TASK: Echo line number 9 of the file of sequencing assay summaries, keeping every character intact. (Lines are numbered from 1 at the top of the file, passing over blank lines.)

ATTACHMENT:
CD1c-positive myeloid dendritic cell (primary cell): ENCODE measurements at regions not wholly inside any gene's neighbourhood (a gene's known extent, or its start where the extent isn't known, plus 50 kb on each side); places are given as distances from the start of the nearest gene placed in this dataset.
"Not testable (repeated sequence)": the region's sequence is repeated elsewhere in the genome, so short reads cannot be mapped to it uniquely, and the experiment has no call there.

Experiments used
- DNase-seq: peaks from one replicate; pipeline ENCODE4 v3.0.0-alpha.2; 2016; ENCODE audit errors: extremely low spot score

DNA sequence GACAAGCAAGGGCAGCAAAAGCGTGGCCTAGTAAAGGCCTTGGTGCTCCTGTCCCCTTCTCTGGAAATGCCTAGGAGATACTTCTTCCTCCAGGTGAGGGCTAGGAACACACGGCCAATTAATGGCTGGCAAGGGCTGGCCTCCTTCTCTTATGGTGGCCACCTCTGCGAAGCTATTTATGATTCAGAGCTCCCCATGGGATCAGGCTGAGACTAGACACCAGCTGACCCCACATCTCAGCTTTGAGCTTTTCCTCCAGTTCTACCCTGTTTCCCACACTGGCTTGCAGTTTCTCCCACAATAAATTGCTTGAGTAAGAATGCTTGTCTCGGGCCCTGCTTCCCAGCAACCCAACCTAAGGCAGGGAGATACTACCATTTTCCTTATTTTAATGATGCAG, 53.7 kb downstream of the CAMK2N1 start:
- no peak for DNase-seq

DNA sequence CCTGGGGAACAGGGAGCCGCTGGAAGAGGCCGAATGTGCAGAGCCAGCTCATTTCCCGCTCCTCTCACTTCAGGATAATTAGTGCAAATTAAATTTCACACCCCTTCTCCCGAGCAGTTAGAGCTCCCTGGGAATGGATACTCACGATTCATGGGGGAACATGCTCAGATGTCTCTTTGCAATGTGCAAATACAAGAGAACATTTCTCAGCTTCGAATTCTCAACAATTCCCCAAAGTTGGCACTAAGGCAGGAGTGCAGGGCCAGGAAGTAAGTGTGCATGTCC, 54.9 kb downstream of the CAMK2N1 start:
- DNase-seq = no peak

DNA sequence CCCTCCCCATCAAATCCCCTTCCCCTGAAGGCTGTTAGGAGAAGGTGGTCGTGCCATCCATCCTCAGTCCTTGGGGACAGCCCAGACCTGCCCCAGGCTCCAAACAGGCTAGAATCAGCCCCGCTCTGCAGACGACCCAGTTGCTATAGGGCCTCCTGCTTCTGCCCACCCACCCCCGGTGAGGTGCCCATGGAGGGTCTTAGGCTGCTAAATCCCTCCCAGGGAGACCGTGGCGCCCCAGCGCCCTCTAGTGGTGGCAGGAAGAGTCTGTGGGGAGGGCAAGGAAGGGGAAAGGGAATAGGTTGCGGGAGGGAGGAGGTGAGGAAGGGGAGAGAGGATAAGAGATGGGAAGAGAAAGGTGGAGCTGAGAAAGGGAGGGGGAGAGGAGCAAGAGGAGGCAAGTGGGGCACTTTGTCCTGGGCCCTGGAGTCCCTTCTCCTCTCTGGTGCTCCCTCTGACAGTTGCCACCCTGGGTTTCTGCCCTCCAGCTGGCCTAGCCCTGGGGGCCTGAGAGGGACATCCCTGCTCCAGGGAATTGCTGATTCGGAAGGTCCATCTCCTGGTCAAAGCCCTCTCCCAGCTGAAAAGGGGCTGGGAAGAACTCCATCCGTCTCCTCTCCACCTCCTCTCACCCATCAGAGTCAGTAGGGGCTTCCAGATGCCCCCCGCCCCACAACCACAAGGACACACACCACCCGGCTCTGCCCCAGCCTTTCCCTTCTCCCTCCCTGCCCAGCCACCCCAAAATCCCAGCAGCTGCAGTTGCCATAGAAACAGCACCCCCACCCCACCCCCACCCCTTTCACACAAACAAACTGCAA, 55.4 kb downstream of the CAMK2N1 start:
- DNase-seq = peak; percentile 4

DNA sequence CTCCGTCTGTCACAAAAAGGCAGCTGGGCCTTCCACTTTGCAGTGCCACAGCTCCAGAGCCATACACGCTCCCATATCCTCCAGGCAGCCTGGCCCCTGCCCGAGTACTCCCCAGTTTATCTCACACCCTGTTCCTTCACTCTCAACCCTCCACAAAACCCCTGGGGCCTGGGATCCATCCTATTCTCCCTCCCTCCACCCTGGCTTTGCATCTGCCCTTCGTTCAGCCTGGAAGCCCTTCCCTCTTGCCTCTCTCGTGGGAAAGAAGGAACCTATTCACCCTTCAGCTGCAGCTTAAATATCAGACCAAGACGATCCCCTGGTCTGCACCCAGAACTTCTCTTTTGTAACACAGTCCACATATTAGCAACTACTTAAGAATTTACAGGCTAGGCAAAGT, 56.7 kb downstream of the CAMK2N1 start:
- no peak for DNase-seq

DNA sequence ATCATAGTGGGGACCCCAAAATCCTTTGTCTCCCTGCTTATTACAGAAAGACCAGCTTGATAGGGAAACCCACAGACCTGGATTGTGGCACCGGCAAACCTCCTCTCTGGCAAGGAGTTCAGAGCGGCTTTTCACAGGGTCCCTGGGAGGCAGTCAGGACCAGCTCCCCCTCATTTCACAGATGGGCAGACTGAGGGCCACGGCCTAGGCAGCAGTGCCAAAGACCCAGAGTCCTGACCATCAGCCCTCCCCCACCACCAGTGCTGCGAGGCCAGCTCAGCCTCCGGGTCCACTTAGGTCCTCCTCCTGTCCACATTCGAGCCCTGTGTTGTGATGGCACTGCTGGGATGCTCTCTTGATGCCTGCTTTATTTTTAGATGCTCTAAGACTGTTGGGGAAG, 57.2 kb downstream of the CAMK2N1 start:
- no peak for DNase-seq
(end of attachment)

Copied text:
DNA sequence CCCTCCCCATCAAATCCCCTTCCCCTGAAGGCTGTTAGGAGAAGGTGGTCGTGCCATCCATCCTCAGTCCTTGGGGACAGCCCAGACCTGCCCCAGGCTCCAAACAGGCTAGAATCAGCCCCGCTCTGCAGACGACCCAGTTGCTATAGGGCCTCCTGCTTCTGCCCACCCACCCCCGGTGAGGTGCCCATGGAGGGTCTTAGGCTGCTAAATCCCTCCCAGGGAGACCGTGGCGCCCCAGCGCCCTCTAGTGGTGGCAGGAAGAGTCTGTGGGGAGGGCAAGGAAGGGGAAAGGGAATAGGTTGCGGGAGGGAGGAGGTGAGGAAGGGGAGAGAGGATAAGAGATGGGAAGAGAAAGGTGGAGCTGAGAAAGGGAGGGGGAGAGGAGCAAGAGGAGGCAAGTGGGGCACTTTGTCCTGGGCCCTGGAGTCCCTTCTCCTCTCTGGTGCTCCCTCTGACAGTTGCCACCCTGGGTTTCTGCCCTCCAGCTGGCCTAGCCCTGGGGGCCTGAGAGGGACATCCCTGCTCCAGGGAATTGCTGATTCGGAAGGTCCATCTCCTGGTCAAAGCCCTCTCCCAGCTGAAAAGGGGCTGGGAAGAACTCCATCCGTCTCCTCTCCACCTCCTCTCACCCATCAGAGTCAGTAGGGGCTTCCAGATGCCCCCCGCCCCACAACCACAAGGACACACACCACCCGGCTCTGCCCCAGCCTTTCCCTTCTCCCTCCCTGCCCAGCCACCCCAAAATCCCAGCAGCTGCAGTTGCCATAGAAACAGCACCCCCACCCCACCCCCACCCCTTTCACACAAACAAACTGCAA, 55.4 kb downstream of the CAMK2N1 start: